“I know that this was not the best exchange and you are right I was feeling both stuck and frustrated. I tried to bring up the topic in the way you suggested, but I did not have the concept exactly right and I bundled it. I then felt a bit self-conscious, thinking about you watching it. As I thought about that, it was hard for me to know where to go next, so I just sort of sat there awkwardly. I think sometimes I feel stuck between you guiding me toward how the patient might change and my patient telling me they are not ready or that won’t work and that can leave me feeling a bit powerless and frustrated.”

Notice the difference in the two responses. Even though the question asked for the individual to explore what was “going on inside," the low SRA example basically offers none of that, reports simply on the behaviors, and explains why the individual did what they did focused on external obstacles with no real narrative of their private or emotional experience. In contrast, the high SRA response shows the person’s deep capacity to take an observer stance and to share the internal struggles and reactions they were having, and how that made them feel.

How Does One Cultivate SRA?

The first step to cultivating SRA is knowing what it is and explicitly valuing it. Once it is explicitly valued, there are several ways one can foster it. Introspection, that is, turning the focus of your attention inward and engaging in an attitude of curiosity about what makes you tick, is one key way to foster SRA. We explicitly encourage a mindful approach to meta-cognition that is captured by the acronym C.A.L.M. which attempts to capture the attitude of the meta-cognitive observer as being Curious, Accepting, Loving/Compassionate, and Motivated to Learn and Grow.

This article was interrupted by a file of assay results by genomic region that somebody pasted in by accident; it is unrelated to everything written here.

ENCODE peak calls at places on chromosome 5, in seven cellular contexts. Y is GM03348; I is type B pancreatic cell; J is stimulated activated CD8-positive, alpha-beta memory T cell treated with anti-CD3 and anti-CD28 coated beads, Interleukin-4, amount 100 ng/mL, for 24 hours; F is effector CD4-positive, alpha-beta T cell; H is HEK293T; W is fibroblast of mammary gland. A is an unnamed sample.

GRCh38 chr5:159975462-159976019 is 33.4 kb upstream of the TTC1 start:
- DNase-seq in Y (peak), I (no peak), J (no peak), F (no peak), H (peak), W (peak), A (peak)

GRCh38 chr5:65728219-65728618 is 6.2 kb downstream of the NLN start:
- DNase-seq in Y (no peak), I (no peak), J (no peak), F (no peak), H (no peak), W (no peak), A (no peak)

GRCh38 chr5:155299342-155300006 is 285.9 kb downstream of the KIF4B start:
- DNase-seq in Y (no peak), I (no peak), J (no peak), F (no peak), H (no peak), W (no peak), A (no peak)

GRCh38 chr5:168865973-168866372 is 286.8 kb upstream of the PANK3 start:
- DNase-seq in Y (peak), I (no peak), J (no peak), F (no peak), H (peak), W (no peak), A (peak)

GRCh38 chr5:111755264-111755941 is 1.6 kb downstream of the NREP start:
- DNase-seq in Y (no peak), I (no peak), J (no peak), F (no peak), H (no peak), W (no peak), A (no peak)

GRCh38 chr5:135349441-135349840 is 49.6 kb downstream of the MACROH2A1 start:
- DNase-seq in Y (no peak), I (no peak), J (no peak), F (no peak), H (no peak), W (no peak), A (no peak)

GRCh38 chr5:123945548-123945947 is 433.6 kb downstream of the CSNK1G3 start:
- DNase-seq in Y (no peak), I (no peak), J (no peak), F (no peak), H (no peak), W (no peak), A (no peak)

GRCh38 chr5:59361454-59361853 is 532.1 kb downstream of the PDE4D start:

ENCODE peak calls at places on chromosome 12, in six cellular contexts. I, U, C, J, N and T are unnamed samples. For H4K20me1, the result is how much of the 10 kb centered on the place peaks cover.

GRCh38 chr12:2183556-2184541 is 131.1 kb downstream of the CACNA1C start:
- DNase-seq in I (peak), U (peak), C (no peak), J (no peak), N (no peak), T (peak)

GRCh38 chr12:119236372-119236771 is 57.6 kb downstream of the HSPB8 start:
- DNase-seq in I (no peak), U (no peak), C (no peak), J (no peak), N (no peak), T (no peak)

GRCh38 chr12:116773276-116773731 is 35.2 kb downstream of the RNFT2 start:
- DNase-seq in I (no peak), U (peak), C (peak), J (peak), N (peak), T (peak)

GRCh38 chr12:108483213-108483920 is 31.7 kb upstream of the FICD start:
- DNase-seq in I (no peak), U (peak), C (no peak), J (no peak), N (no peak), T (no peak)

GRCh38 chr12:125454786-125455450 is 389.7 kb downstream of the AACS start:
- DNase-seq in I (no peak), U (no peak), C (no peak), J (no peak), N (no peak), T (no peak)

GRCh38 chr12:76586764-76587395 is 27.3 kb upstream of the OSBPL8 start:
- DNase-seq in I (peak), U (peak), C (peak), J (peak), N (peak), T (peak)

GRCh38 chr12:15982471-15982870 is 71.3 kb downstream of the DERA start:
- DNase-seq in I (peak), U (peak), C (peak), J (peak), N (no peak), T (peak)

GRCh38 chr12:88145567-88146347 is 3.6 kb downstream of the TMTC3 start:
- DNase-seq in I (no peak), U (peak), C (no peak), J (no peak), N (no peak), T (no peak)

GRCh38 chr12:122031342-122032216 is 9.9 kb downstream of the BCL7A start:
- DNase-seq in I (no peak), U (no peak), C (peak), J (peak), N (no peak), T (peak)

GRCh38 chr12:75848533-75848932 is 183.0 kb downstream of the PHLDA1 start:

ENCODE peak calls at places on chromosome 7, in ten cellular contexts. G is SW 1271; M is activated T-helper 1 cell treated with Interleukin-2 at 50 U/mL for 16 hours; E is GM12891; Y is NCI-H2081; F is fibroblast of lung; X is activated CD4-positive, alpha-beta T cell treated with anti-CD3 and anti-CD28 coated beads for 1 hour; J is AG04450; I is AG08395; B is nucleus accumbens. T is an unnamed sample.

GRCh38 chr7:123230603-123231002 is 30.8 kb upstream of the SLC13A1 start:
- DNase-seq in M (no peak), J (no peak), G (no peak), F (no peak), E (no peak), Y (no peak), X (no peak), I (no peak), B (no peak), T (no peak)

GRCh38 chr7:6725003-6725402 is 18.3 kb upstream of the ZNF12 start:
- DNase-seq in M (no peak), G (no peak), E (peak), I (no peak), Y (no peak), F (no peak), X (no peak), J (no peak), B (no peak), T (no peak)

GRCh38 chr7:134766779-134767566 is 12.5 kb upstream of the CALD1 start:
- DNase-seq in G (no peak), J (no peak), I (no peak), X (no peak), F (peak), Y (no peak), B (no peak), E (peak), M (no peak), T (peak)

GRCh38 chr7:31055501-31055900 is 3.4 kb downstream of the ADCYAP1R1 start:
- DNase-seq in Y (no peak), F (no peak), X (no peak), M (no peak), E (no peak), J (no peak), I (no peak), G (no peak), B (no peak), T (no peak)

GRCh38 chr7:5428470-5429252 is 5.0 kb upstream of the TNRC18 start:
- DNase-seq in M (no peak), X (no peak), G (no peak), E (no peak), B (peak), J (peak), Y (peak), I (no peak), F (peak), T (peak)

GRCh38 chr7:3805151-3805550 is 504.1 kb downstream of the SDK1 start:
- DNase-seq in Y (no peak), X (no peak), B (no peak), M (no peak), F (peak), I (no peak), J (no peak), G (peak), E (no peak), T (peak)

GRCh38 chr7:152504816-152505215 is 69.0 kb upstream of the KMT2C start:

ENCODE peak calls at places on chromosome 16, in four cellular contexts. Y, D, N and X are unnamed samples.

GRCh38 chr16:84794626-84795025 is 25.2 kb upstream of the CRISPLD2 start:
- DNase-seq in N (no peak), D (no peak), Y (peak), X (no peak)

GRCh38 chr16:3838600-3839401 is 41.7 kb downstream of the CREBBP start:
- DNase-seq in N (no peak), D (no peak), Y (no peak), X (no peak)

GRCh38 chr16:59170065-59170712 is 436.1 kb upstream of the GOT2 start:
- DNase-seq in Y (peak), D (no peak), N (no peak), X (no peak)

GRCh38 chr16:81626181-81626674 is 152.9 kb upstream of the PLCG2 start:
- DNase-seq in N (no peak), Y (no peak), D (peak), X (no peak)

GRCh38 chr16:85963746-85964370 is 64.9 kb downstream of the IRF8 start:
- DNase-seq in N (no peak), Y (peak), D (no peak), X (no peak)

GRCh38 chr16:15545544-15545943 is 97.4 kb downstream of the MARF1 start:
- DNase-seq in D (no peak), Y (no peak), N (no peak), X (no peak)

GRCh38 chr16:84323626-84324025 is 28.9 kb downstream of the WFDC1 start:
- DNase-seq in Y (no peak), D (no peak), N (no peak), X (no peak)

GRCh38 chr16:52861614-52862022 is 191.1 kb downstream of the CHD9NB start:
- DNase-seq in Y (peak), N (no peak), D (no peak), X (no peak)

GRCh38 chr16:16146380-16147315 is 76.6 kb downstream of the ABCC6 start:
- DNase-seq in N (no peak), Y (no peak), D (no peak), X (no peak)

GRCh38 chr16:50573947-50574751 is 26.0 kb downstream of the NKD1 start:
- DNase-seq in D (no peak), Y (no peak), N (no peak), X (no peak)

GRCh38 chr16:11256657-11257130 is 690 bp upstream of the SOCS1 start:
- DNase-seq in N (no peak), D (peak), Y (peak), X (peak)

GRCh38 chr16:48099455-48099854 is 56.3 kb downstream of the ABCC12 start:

Education about psychological theories and processes, such as understanding human consciousness and human social motivation, provides conceptual maps that can help foster SRA in folks. Engaging in psychotherapy is another way to enhance SRA, and we encourage our doctoral students to have at least one meaningful therapy experience (in which they are the client) prior to becoming a fully functioning psychologist.

Another way is to engage in “process” conversations with intimate others. Most human conversations focus on content (the "what" that is being discussed). A process conversation is when you explore with another the “how," especially how you experience the process of relating to them and how they experience relating to you. For example, a process conversation might recall a time two people worked together and shared the way they felt (competitive, jealous, stressed) in the context of getting the job done.